A better normal

We do not want the 'new normal'. We do not want the 'old normal' because that’s what led to this 'new normal'. What we want is a 'better normal'.

Heiko Shöning, 2020

Blood, toil, tears and sweat

I have nothing to offer but blood, toil, tears and sweat. We have before us an ordeal of the most grievous kind. We have before us many, many long months of struggle and of suffering. You ask, what is our policy? I will say: It is to wage war, by sea, land and air, with all our might and with all the strength that God can give us; to wage war against a monstrous tyranny, never surpassed in the dark and lamentable catalogue of human crime. That is our policy. You ask, what is our aim? I can answer in one word: Victory. Victory at all costs — Victory in spite of all terror — Victory, however long and hard the road may be, for without victory there is no survival.

Winston Churchill, House of Commons, 13 May 1940

Bucking the system

I like people who buck the system. Individualists. I often warn people. Somewhere along the way, someone is going to tell you: There is no 'I' in team. What you should tell them is: Maybe not, but there is an 'I' in independence, individuality and integrity.

George Carlin

Decline in courage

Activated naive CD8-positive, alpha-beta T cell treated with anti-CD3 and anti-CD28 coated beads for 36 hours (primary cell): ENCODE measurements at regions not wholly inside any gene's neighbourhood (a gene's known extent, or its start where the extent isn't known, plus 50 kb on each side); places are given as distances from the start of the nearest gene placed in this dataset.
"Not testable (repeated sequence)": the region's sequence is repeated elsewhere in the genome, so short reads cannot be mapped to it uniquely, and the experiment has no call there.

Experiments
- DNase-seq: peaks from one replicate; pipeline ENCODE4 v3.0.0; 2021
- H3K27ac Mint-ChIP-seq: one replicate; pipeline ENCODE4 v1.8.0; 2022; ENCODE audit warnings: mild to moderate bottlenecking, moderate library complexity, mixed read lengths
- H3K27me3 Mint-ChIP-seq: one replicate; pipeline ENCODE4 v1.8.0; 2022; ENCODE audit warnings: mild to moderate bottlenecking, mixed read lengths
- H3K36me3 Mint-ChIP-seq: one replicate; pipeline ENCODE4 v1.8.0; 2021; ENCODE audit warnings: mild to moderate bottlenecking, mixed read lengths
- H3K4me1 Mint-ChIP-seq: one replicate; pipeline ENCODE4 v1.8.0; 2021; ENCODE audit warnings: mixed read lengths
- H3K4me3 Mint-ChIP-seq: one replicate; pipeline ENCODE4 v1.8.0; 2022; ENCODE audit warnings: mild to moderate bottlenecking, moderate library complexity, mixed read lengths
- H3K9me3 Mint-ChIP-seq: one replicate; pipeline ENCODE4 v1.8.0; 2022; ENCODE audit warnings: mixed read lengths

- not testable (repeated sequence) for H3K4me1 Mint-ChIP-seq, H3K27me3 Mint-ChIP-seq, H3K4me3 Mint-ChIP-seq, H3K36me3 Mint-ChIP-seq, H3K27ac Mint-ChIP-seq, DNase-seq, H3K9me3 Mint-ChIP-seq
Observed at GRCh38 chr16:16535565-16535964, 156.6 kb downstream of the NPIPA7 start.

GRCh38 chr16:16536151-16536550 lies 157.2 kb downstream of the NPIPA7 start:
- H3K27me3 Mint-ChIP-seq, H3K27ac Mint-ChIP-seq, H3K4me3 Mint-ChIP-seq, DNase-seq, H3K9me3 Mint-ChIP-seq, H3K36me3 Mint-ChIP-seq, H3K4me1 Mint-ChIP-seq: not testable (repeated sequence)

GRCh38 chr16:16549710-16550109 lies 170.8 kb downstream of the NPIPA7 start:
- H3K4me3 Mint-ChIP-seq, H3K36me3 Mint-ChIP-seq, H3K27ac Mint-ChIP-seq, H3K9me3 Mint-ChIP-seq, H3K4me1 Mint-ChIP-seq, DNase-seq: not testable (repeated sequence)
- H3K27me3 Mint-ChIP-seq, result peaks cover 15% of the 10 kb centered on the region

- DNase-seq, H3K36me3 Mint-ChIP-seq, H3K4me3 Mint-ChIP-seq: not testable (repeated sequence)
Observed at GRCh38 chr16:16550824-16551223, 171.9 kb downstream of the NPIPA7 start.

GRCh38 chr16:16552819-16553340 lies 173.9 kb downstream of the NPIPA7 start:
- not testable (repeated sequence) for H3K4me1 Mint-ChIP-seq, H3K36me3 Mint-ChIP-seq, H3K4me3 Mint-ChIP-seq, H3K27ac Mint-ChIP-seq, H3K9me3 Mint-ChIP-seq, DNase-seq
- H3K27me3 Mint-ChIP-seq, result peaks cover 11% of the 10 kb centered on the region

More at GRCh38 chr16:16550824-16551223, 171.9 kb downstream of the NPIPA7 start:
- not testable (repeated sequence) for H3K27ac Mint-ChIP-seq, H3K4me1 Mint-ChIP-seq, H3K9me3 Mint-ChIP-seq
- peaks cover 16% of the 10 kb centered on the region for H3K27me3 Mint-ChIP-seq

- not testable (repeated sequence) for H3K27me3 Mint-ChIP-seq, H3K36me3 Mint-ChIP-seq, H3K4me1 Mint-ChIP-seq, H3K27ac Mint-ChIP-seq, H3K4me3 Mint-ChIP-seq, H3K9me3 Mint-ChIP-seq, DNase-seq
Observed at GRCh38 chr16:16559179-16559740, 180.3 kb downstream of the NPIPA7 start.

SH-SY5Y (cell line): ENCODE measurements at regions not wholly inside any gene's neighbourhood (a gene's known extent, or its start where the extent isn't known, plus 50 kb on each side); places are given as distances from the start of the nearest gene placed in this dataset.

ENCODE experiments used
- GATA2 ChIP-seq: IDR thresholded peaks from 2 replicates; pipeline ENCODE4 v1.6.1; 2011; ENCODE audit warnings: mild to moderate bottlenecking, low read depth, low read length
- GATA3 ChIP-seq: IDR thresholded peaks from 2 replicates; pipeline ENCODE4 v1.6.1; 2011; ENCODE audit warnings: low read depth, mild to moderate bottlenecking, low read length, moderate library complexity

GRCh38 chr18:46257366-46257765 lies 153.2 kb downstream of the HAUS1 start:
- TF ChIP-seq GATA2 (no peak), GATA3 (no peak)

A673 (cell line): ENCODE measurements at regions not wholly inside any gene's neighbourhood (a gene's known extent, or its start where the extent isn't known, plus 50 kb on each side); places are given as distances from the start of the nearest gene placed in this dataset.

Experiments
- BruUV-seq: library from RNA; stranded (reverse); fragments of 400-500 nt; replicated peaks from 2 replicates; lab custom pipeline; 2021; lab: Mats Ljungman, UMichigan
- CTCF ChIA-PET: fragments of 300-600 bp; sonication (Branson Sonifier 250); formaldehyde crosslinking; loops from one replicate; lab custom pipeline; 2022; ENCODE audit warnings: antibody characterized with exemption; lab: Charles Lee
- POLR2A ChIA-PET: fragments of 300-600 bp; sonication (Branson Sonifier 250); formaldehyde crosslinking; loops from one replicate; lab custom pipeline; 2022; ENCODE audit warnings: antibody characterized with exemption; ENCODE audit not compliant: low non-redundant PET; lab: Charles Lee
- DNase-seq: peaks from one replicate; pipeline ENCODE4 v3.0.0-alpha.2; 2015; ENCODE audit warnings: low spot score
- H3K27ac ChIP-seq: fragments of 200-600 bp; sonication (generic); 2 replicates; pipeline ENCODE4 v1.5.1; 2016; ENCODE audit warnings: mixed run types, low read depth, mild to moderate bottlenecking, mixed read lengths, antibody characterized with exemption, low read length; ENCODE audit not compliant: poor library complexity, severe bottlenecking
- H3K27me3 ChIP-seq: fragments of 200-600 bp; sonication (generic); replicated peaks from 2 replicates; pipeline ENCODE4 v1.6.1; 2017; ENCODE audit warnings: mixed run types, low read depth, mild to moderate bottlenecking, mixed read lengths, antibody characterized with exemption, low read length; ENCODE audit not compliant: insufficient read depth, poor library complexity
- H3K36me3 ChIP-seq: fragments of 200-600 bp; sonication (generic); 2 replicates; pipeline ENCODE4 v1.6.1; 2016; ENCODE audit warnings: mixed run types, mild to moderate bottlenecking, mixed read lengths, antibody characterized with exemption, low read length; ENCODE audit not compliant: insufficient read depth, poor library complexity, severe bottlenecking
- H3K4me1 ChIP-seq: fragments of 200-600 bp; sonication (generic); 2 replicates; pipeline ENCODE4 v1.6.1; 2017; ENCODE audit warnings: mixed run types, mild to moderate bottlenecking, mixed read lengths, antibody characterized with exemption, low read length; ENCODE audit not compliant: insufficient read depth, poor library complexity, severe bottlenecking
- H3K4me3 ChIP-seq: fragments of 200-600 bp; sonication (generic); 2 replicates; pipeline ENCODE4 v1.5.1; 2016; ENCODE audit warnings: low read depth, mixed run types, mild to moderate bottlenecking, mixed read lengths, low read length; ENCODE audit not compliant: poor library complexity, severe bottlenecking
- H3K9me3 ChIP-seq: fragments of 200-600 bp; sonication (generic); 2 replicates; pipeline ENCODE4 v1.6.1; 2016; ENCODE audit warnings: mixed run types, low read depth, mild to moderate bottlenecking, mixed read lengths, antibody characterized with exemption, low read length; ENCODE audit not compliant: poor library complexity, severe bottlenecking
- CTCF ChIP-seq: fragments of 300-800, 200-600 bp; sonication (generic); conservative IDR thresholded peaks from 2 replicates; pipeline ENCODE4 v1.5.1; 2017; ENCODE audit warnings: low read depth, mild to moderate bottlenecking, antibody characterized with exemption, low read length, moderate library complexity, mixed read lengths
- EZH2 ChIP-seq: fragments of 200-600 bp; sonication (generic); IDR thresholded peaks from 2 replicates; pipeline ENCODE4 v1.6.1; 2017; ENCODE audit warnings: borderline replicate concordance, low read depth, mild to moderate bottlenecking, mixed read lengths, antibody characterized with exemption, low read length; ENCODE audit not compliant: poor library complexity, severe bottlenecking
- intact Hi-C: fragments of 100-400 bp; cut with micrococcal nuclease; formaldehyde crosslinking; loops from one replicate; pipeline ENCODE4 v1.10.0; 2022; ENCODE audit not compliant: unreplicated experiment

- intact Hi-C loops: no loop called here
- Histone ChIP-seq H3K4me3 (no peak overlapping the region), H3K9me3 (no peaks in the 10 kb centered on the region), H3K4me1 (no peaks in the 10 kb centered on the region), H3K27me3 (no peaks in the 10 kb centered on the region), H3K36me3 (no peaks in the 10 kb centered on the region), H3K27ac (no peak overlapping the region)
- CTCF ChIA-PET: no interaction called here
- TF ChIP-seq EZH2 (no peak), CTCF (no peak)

A decline in courage may be the most striking feature that an outside observer notices in the West today. The Western world has lost its civic courage, both as a whole and separately, in each country, in each government, in each political party, and, of course, in the United Nations. Such a decline in courage is particularly noticeable among the ruling and intellectual elites, causing an impression of a loss of courage by the entire society. There remain many courageous individuals, but they have no determining influence on public life. Political and intellectual functionaries exhibit this depression, passivity, and perplexity in their actions and in their statements, and even more so in their self-serving rationales as to how realistic, reasonable, and intellectually and even morally justified it is to base state policies on weakness and cowardice. And the decline in courage, at times attaining what could be termed a lack of manhood, is ironically emphasized by occasional outbursts of boldness and inflexibility on the part of those same functionaries when dealing with weak governments and with countries that lack support, or with doomed currents which clearly cannot offer any resistance. But they get tongue-tied and paralyzed when they deal with powerful governments and threatening forces, with aggressors and international terrorists. Must one point out that from ancient times a decline in courage has been considered the first symptom of the end?